Locke & Key comic creators give their verdict on changes made by the Netflix series

The TV adaptation makes a number of tweaks to the source material **CONTAINS SPOILERS**

LOCKE & KEY

Netflix’s latest comic book adaptation, Locke & Key, landed on the streamer on 7th February 2020 – and now its original creators have given their thoughts on the series.

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The fantasy drama follows siblings Tyler, Kinsey and Bode Locke as they move into their ancestral home following their father’s murder. There, they encounter mysterious keys that give them magical abilities, and awaken a demon from a different dimension.

Speaking in an interview with EW, writer Joe Hill and artist Gabriel Rodriguez discussed the changes that were made to the source material during its transition to the screen, and why they were necessary.

“It has to work as a TV show. It has to succeed in the possibilities and limitations of its own particular form,” Hill said. “When we worked on the comic, we were always eager to make it successful as a comic, and there were things we could do that you couldn’t do in any other form.

“It was the job of Carlton [Cuse], Meredith [Averill], the cast, and the production team to make something that would succeed on its own terms as a TV show. My argument that they succeeded is it is basically like TV crack, it’s hard to stop watching once you’re into it.”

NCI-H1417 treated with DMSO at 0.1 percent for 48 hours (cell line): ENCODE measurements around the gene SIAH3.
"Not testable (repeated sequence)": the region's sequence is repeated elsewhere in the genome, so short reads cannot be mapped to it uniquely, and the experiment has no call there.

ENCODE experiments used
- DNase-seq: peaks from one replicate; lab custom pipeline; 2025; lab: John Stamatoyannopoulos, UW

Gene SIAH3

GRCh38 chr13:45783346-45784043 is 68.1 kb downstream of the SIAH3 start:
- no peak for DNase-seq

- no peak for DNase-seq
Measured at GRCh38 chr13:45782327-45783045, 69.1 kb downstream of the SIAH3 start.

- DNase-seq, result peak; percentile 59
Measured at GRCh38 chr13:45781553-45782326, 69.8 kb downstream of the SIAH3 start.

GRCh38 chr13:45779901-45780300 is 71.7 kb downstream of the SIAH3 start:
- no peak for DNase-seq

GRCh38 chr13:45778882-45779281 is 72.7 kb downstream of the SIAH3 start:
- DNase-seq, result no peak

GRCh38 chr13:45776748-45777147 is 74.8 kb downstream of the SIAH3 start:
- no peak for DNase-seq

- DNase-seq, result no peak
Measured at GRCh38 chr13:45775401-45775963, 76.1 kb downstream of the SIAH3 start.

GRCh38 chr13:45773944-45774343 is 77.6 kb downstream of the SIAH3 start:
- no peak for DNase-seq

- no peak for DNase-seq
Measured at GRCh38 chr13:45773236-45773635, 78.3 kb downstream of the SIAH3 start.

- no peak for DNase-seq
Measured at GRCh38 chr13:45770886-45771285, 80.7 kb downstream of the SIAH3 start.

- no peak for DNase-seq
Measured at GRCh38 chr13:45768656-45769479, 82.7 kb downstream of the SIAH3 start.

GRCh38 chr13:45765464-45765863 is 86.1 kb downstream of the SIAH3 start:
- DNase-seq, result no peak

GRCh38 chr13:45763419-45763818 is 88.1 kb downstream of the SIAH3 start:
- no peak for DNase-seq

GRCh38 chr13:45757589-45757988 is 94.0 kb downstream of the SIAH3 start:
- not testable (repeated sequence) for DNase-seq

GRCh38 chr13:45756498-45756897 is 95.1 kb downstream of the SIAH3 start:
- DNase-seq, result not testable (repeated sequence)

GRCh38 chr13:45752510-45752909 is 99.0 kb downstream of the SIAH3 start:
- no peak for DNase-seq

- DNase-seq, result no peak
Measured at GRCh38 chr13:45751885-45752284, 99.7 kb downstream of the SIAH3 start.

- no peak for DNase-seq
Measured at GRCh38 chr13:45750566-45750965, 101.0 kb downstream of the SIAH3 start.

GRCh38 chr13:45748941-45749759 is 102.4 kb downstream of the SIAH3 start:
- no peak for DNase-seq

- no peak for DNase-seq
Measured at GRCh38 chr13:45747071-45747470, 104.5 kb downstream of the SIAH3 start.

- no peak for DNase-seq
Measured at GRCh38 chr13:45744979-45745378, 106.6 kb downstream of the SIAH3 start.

The series definitely feels a lot more family-friendly than the comics, and Hill went on to acknowledge the tonal difference between the two: “The comic is a horror comic in a lot of ways. The TV show is a work of dark fantasy that comments on horror.”

LOCKE & KEY

One of the biggest changes, however, is in the keys themselves. The head key has the power to unlock the contents of someone’s head, which in the comic is depicted as the characters’ heads literally cracking open. In the series, however, the head key instead creates doors that the characters have to pass through to access their memories.

The gender and race keys are also merged into the identity key.

“In the show, they understood that what they had to be faithful to was the idea behind the keys, not the mechanics of how they work,” Rodriguez explained;

Dodge, the demon after the magic keys, also spends a lot more time in her female form than she does in the comics, where she mostly takes the form of Lucas Caravaggio and Zack Wells. Wells is a no-show in the series, but the first season’s ending revealed that Gabe was essentially the same character when he used the identity key to turn into Dodge.

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Locke & Key season one is streaming now on Netflix